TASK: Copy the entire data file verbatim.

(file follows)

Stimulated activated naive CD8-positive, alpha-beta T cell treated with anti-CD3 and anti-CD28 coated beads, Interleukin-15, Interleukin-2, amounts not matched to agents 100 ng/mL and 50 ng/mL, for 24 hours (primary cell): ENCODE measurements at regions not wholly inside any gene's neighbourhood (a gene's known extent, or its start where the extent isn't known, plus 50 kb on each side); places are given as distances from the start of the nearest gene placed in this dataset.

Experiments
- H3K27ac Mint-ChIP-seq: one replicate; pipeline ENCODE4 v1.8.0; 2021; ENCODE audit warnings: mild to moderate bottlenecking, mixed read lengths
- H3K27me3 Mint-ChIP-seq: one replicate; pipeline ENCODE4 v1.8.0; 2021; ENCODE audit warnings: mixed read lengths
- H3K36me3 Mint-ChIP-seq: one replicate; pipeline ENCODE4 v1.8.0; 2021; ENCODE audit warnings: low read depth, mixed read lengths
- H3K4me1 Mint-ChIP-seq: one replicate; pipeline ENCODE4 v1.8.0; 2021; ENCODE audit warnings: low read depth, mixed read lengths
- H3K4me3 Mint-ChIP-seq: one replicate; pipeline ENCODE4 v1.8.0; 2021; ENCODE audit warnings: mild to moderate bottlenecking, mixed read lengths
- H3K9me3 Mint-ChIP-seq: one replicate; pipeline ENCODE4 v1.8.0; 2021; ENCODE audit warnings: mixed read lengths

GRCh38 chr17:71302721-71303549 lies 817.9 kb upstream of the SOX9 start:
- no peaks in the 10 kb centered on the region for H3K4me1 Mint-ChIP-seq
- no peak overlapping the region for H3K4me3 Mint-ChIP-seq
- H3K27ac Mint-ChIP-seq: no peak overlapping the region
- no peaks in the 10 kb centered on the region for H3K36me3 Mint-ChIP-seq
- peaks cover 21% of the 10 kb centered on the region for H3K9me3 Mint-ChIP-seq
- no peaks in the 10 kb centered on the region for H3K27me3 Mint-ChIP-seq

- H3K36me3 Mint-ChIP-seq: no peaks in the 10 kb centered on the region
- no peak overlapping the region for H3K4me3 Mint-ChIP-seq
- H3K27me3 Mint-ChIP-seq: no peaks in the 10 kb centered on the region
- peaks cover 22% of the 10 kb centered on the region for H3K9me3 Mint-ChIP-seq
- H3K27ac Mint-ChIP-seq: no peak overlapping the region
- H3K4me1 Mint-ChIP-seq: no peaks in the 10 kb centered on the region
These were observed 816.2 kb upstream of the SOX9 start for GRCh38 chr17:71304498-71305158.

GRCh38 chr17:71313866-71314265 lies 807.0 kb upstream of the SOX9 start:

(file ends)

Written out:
Stimulated activated naive CD8-positive, alpha-beta T cell treated with anti-CD3 and anti-CD28 coated beads, Interleukin-15, Interleukin-2, amounts not matched to agents 100 ng/mL and 50 ng/mL, for 24 hours (primary cell): ENCODE measurements at regions not wholly inside any gene's neighbourhood (a gene's known extent, or its start where the extent isn't known, plus 50 kb on each side); places are given as distances from the start of the nearest gene placed in this dataset.

Experiments
- H3K27ac Mint-ChIP-seq: one replicate; pipeline ENCODE4 v1.8.0; 2021; ENCODE audit warnings: mild to moderate bottlenecking, mixed read lengths
- H3K27me3 Mint-ChIP-seq: one replicate; pipeline ENCODE4 v1.8.0; 2021; ENCODE audit warnings: mixed read lengths
- H3K36me3 Mint-ChIP-seq: one replicate; pipeline ENCODE4 v1.8.0; 2021; ENCODE audit warnings: low read depth, mixed read lengths
- H3K4me1 Mint-ChIP-seq: one replicate; pipeline ENCODE4 v1.8.0; 2021; ENCODE audit warnings: low read depth, mixed read lengths
- H3K4me3 Mint-ChIP-seq: one replicate; pipeline ENCODE4 v1.8.0; 2021; ENCODE audit warnings: mild to moderate bottlenecking, mixed read lengths
- H3K9me3 Mint-ChIP-seq: one replicate; pipeline ENCODE4 v1.8.0; 2021; ENCODE audit warnings: mixed read lengths

GRCh38 chr17:71302721-71303549 lies 817.9 kb upstream of the SOX9 start:
- no peaks in the 10 kb centered on the region for H3K4me1 Mint-ChIP-seq
- no peak overlapping the region for H3K4me3 Mint-ChIP-seq
- H3K27ac Mint-ChIP-seq: no peak overlapping the region
- no peaks in the 10 kb centered on the region for H3K36me3 Mint-ChIP-seq
- peaks cover 21% of the 10 kb centered on the region for H3K9me3 Mint-ChIP-seq
- no peaks in the 10 kb centered on the region for H3K27me3 Mint-ChIP-seq

- H3K36me3 Mint-ChIP-seq: no peaks in the 10 kb centered on the region
- no peak overlapping the region for H3K4me3 Mint-ChIP-seq
- H3K27me3 Mint-ChIP-seq: no peaks in the 10 kb centered on the region
- peaks cover 22% of the 10 kb centered on the region for H3K9me3 Mint-ChIP-seq
- H3K27ac Mint-ChIP-seq: no peak overlapping the region
- H3K4me1 Mint-ChIP-seq: no peaks in the 10 kb centered on the region
These were observed 816.2 kb upstream of the SOX9 start for GRCh38 chr17:71304498-71305158.

GRCh38 chr17:71313866-71314265 lies 807.0 kb upstream of the SOX9 start: